9. DSECT by Lisa Dolovich. This STIHR grant also predates the existence of DSEN. It supports development of trainee cohorts on drug safety and effectiveness based on different methods and content with a global and multidisciplinary approach. It provides an opportunity for bridging scientific domains and incorporates KT in all parts of the program. It also offers an annual symposium, online sessions, courses, seminar series on different scientific topics, a book club, mentoring, etc. This program links with CNODES and other DSEN teams. Dr. Dolovich gave also an overview of the work in progress on the National Curriculum development discussion and DSECT's collaboration with DSEN and Health Canada to achieve short and long term objectives on this project.

The PM Session:

After the networking lunch, Robert Peterson introduced the panel discussion and highlighted the Query process. He mentioned that decision makers have control on the kind of Queries they submit and researchers evaluate their feasibility. The DSEN Steering Committee prioritizes feasible questions but do not make decisions about funding. At this point, DSEN has the capacity to undertake all the feasible Queries identified thus far but in the future prioritization will be needed.

Panelists were: Daniele Brûlé-Brown (HC), Judy McPhee (Nova Scotia), Sharon Straus (KSRU), Brent Fraser (Ontario), David Henry (CNODES), Bruce Carleton (SEARCH).

Bruce Carleton highlighted a need to fine-tune Queries with the stakeholders and decision makers through meetings and/or phone calls to better understand what kind of result is needed from a Query. He also mentions that there is a necessity for more feedback about Queries, and for question and response refinement. There is also a need to expand surveillance in family practice, community hospitals and patient populations, to change clinical guidelines and to educate physicians and other health professionals, as well as to give clinicians tools to better manage patients.

David Henry stressed the need for research results to be translated into practice. Feedback is needed in both directions. In the process of Query submission, researchers in the field may also have Queries and there is perhaps a need for creating portal mechanism for moving those questions forward. Continuous feedback is needed before mobilization of the whole system because it might be hard to go back and reverse the process once it is operating.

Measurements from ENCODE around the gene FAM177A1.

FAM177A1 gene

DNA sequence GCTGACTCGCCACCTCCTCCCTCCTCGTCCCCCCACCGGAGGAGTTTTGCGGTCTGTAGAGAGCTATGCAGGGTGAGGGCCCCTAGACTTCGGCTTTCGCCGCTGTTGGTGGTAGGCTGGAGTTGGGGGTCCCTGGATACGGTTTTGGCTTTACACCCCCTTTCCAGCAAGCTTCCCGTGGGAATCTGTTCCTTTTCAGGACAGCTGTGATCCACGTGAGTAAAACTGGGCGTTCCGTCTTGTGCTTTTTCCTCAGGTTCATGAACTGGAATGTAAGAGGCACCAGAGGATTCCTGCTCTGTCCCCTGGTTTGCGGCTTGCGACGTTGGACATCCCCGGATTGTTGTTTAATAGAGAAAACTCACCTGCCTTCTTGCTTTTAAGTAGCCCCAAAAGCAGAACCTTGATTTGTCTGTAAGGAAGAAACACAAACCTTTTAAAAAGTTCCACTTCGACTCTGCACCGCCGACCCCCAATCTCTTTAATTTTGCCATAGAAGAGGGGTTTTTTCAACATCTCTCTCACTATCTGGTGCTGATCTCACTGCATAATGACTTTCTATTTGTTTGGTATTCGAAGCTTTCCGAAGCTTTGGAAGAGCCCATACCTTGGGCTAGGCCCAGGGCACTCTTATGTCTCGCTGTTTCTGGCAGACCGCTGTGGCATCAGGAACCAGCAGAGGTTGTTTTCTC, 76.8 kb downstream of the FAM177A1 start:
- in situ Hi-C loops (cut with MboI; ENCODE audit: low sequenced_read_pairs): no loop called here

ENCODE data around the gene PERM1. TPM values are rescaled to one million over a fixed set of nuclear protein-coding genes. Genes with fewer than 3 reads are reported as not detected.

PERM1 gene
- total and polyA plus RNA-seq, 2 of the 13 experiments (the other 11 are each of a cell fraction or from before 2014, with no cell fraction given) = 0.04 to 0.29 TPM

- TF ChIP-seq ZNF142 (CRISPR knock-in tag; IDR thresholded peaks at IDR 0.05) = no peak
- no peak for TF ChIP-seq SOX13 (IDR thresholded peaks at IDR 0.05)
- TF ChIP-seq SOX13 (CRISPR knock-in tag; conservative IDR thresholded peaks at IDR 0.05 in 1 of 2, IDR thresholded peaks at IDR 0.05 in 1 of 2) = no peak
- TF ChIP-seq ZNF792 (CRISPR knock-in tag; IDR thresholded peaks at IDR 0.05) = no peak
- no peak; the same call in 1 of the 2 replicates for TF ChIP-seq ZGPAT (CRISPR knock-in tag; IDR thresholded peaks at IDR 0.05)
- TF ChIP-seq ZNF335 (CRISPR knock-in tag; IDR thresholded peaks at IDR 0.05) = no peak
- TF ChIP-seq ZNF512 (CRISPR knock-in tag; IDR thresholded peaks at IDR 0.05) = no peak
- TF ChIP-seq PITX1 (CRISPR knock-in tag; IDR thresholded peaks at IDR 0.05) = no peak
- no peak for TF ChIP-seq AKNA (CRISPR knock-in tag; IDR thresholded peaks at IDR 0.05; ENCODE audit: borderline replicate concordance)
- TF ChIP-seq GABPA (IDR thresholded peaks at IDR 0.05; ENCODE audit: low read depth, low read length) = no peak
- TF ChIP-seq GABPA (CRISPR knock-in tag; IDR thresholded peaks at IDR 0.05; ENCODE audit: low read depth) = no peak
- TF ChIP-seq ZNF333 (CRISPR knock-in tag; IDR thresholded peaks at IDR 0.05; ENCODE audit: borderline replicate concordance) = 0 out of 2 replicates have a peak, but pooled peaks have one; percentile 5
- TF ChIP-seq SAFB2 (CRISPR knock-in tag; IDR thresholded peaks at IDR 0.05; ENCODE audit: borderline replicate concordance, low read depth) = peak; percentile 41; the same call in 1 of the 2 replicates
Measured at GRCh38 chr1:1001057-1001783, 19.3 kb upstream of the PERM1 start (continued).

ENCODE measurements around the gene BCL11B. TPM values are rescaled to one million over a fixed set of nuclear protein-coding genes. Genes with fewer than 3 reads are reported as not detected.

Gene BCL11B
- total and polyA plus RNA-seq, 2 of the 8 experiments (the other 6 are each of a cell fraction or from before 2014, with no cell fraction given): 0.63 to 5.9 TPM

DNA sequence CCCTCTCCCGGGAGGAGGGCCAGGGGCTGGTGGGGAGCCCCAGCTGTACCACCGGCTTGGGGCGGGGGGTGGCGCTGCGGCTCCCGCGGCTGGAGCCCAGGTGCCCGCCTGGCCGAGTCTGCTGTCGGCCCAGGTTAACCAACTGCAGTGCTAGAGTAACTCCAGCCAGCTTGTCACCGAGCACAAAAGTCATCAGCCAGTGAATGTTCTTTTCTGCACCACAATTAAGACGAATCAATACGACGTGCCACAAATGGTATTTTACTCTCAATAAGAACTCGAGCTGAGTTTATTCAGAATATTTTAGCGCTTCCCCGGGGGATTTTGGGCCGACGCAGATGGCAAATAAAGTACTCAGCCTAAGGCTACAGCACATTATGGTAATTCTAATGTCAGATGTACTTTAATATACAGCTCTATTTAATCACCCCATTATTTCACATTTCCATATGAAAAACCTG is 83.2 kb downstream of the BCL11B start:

Brent Fraser mentioned that rapid assessment can be valuable as the provinces have an effectiveness focus. KT is important because provinces don't necessarily read reports and it is often difficult to interpret those available. He also mentions that timeliness is of primary importance. Once a decision for reimbursement is done, provinces cannot reverse the decision easily. Knowledge has to be available beforehand to inform decisions.

Sharon Straus congratulated DSEN for the integrated KT model that characterizes the DSEN program. She also mentioned the need for early engagement of the decision makers and that coordination is needed in order to obtain necessary feedback in a timely manner. She introduced the notion of rapid review and meta-analysis and their usefulness for provinces. The end product should be useful and a KT team across DSEN Collaborating Centre could be an interesting resource for all parties.

Judy McPhee added that a lot of research comes too late to provinces and/or there is no way for the provinces to implement them. She also stated that provinces fund drugs despite gaps in evidence. Value for money is of course important, but provinces need safe and effective drugs.